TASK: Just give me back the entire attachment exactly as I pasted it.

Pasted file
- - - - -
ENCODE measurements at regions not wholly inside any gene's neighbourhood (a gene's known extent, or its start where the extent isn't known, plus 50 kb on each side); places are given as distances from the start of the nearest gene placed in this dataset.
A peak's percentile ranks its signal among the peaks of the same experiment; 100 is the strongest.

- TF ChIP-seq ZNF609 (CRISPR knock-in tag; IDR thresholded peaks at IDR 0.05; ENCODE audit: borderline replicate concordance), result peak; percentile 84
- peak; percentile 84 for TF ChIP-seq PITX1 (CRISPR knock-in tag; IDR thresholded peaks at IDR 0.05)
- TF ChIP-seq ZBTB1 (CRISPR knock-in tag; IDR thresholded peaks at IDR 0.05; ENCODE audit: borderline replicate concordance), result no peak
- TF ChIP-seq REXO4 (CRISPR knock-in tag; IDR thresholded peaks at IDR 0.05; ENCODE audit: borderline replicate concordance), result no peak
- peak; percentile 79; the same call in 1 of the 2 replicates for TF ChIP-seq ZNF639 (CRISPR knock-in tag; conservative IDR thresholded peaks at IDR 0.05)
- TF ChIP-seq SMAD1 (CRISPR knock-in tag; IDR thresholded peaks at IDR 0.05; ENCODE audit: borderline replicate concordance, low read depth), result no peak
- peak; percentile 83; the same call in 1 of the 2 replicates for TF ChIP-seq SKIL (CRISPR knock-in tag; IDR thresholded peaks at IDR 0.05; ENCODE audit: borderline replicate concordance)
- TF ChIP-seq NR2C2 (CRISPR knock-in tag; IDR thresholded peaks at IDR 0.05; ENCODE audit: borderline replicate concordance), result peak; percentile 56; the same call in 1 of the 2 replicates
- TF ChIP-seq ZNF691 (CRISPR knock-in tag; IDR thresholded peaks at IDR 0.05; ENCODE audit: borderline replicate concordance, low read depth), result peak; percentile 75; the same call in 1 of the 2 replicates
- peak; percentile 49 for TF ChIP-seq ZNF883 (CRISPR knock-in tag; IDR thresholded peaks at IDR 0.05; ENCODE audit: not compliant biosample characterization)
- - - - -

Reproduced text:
ENCODE measurements at regions not wholly inside any gene's neighbourhood (a gene's known extent, or its start where the extent isn't known, plus 50 kb on each side); places are given as distances from the start of the nearest gene placed in this dataset.
A peak's percentile ranks its signal among the peaks of the same experiment; 100 is the strongest.

- TF ChIP-seq ZNF609 (CRISPR knock-in tag; IDR thresholded peaks at IDR 0.05; ENCODE audit: borderline replicate concordance), result peak; percentile 84
- peak; percentile 84 for TF ChIP-seq PITX1 (CRISPR knock-in tag; IDR thresholded peaks at IDR 0.05)
- TF ChIP-seq ZBTB1 (CRISPR knock-in tag; IDR thresholded peaks at IDR 0.05; ENCODE audit: borderline replicate concordance), result no peak
- TF ChIP-seq REXO4 (CRISPR knock-in tag; IDR thresholded peaks at IDR 0.05; ENCODE audit: borderline replicate concordance), result no peak
- peak; percentile 79; the same call in 1 of the 2 replicates for TF ChIP-seq ZNF639 (CRISPR knock-in tag; conservative IDR thresholded peaks at IDR 0.05)
- TF ChIP-seq SMAD1 (CRISPR knock-in tag; IDR thresholded peaks at IDR 0.05; ENCODE audit: borderline replicate concordance, low read depth), result no peak
- peak; percentile 83; the same call in 1 of the 2 replicates for TF ChIP-seq SKIL (CRISPR knock-in tag; IDR thresholded peaks at IDR 0.05; ENCODE audit: borderline replicate concordance)
- TF ChIP-seq NR2C2 (CRISPR knock-in tag; IDR thresholded peaks at IDR 0.05; ENCODE audit: borderline replicate concordance), result peak; percentile 56; the same call in 1 of the 2 replicates
- TF ChIP-seq ZNF691 (CRISPR knock-in tag; IDR thresholded peaks at IDR 0.05; ENCODE audit: borderline replicate concordance, low read depth), result peak; percentile 75; the same call in 1 of the 2 replicates
- peak; percentile 49 for TF ChIP-seq ZNF883 (CRISPR knock-in tag; IDR thresholded peaks at IDR 0.05; ENCODE audit: not compliant biosample characterization)